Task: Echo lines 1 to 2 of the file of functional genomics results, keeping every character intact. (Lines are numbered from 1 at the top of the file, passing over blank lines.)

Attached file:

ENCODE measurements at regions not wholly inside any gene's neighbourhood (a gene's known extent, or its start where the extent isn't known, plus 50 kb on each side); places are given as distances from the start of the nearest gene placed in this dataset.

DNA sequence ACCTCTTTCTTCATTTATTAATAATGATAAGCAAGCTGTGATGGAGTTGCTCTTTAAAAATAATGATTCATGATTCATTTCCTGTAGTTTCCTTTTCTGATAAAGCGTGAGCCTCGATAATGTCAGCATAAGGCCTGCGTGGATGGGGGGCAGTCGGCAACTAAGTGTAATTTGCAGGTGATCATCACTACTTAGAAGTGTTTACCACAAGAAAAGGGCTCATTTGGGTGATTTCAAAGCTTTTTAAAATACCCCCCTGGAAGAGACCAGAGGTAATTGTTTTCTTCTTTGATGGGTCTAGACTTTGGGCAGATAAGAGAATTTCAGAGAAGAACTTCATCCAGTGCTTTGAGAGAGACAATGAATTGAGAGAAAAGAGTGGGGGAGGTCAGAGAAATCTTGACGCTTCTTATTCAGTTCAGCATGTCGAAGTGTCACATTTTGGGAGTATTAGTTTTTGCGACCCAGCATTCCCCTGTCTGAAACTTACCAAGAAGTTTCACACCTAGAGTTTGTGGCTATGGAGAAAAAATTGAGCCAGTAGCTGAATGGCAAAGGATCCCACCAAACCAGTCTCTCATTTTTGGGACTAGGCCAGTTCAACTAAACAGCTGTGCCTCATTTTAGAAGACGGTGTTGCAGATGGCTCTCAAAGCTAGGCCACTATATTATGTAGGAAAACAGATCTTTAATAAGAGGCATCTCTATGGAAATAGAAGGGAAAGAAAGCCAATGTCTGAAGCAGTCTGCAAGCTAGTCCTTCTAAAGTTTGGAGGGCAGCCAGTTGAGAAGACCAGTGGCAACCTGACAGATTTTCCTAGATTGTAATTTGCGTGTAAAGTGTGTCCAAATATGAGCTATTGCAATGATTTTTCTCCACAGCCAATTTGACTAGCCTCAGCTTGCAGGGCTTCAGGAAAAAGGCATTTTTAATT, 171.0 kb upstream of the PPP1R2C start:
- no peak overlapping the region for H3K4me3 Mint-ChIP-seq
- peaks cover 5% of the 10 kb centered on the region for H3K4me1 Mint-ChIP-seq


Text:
ENCODE measurements at regions not wholly inside any gene's neighbourhood (a gene's known extent, or its start where the extent isn't known, plus 50 kb on each side); places are given as distances from the start of the nearest gene placed in this dataset.

DNA sequence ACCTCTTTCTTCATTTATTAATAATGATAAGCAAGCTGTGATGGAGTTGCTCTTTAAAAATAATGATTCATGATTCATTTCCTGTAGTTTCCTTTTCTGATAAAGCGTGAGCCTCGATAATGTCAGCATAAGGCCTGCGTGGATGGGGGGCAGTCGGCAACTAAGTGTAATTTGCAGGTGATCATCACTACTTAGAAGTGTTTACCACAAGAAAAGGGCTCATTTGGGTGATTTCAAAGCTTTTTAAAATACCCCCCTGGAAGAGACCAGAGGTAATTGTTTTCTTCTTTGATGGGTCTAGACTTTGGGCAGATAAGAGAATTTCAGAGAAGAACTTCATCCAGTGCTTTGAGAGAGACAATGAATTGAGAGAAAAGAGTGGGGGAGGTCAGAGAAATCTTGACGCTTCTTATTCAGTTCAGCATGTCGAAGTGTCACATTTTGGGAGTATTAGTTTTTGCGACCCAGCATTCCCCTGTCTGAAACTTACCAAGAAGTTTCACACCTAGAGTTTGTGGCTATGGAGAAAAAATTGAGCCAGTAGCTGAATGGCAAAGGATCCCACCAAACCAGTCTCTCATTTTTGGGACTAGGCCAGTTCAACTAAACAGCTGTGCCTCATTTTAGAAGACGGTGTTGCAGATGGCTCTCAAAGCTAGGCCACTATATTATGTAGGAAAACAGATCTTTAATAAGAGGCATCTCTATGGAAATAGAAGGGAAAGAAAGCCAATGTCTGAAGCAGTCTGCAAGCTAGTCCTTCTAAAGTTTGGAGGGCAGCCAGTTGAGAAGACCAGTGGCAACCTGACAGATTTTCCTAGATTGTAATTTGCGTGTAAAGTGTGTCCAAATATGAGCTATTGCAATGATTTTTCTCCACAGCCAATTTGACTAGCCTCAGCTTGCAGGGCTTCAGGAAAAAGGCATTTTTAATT, 171.0 kb upstream of the PPP1R2C start: